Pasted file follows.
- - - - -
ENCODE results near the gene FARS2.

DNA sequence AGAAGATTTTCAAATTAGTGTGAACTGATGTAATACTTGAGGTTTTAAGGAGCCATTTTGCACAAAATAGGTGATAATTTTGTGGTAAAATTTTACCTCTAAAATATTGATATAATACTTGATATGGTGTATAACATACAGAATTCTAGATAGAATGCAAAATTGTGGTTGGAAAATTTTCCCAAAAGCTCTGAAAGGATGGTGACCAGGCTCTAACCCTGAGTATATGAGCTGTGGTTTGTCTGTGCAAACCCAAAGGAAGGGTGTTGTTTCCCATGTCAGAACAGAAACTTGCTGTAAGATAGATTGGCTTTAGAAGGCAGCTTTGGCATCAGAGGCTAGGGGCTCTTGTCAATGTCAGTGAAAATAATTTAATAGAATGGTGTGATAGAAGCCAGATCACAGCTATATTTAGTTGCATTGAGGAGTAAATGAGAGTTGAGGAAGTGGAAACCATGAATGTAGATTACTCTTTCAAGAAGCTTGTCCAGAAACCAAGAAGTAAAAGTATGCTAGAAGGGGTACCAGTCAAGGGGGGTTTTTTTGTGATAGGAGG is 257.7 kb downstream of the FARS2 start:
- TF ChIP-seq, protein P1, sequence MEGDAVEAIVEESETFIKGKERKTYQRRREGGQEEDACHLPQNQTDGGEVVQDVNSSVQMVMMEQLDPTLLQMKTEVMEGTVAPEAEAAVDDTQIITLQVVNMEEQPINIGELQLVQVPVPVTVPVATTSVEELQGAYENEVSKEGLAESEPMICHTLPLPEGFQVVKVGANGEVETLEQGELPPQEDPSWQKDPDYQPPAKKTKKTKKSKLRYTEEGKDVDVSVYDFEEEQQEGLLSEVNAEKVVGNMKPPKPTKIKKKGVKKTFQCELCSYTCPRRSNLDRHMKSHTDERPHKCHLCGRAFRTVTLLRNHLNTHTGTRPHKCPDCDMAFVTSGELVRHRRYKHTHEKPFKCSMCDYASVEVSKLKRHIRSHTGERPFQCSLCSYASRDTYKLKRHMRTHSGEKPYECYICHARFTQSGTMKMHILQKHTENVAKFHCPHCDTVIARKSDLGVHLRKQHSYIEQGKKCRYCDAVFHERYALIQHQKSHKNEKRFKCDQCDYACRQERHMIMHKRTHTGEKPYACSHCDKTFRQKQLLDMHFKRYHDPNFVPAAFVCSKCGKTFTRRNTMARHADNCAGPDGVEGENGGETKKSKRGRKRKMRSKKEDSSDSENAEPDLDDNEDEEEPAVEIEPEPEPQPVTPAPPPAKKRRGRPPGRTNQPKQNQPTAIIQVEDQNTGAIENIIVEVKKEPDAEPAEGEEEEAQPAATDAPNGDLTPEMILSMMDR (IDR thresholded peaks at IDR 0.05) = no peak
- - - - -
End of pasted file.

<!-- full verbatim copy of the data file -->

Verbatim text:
ENCODE results near the gene FARS2.

DNA sequence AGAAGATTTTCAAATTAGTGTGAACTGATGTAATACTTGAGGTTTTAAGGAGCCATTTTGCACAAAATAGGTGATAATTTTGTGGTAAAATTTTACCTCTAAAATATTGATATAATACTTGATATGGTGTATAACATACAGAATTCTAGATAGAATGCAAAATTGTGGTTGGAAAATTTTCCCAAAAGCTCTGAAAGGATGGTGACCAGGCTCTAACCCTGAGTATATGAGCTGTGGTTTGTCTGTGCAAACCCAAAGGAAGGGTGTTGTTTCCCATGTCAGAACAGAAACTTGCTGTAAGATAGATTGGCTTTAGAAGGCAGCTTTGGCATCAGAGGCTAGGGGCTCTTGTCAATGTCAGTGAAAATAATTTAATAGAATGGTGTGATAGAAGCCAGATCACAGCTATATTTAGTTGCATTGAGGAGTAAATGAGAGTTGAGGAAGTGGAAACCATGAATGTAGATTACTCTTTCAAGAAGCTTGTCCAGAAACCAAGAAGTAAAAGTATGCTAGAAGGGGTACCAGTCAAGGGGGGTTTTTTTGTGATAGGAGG is 257.7 kb downstream of the FARS2 start:
- TF ChIP-seq, protein P1, sequence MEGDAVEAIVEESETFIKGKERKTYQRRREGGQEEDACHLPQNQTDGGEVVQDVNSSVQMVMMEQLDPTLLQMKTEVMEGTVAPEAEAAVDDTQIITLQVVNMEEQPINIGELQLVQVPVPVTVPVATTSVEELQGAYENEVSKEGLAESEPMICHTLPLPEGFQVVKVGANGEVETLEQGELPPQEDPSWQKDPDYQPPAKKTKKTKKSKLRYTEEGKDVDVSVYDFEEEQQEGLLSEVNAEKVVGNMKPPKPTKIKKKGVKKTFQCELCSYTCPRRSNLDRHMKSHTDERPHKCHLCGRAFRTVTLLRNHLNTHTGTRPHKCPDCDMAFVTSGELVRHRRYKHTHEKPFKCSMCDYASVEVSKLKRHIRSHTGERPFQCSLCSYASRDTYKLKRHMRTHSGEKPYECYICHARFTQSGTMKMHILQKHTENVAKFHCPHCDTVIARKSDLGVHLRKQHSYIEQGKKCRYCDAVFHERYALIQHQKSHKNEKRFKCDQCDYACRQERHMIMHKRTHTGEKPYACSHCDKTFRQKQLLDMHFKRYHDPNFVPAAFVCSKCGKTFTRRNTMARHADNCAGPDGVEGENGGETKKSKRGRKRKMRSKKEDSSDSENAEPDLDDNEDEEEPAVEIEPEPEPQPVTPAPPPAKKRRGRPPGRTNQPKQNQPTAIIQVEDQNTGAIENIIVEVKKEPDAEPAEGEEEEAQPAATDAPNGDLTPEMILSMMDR (IDR thresholded peaks at IDR 0.05) = no peak